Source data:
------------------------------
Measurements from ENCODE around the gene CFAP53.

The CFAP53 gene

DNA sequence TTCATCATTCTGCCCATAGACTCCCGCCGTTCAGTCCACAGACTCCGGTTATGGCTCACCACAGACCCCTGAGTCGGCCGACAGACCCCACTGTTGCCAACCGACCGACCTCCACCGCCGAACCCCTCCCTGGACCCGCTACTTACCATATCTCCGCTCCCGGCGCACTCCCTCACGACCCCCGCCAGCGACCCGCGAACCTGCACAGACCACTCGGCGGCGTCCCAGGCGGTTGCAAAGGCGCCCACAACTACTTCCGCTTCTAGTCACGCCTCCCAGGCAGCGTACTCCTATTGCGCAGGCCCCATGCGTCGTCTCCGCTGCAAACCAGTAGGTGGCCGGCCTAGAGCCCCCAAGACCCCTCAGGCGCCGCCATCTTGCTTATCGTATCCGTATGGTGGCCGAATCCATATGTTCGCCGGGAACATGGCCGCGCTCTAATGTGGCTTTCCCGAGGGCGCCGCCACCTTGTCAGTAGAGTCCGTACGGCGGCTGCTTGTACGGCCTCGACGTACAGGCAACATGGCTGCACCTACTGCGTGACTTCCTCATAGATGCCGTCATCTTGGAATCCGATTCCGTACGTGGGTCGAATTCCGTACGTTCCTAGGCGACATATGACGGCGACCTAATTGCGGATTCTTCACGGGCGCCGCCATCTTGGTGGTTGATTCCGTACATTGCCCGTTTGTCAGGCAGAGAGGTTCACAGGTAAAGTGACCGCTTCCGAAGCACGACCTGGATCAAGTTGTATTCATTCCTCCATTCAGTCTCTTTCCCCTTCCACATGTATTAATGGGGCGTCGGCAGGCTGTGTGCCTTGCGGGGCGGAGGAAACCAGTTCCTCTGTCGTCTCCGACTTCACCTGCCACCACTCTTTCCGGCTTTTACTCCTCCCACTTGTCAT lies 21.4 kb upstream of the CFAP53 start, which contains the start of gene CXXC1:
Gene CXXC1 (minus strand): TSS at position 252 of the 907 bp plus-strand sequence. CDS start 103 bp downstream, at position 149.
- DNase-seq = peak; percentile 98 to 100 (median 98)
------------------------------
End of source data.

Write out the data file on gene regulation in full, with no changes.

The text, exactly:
Measurements from ENCODE around the gene CFAP53.

The CFAP53 gene

DNA sequence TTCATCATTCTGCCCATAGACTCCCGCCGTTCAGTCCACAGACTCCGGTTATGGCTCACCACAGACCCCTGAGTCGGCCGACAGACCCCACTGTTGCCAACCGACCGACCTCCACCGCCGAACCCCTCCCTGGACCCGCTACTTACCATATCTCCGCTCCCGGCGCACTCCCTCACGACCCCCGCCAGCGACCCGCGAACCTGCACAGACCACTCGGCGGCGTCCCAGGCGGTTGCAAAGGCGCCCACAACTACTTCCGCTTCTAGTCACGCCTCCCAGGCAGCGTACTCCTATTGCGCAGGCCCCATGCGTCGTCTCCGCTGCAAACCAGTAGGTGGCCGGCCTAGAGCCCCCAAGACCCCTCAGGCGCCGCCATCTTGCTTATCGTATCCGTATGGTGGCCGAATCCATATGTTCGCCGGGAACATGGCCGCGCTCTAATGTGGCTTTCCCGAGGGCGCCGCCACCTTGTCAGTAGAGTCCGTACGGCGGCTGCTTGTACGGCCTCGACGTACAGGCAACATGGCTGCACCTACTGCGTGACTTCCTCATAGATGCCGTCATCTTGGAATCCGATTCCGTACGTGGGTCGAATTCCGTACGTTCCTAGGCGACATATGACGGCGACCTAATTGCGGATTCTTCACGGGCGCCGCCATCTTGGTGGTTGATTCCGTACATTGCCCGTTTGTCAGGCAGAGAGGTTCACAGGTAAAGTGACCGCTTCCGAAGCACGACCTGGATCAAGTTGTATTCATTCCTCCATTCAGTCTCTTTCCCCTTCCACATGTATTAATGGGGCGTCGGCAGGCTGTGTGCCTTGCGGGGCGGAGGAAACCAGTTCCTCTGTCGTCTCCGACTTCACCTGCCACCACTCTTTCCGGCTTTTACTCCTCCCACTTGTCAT lies 21.4 kb upstream of the CFAP53 start, which contains the start of gene CXXC1:
Gene CXXC1 (minus strand): TSS at position 252 of the 907 bp plus-strand sequence. CDS start 103 bp downstream, at position 149.
- DNase-seq = peak; percentile 98 to 100 (median 98)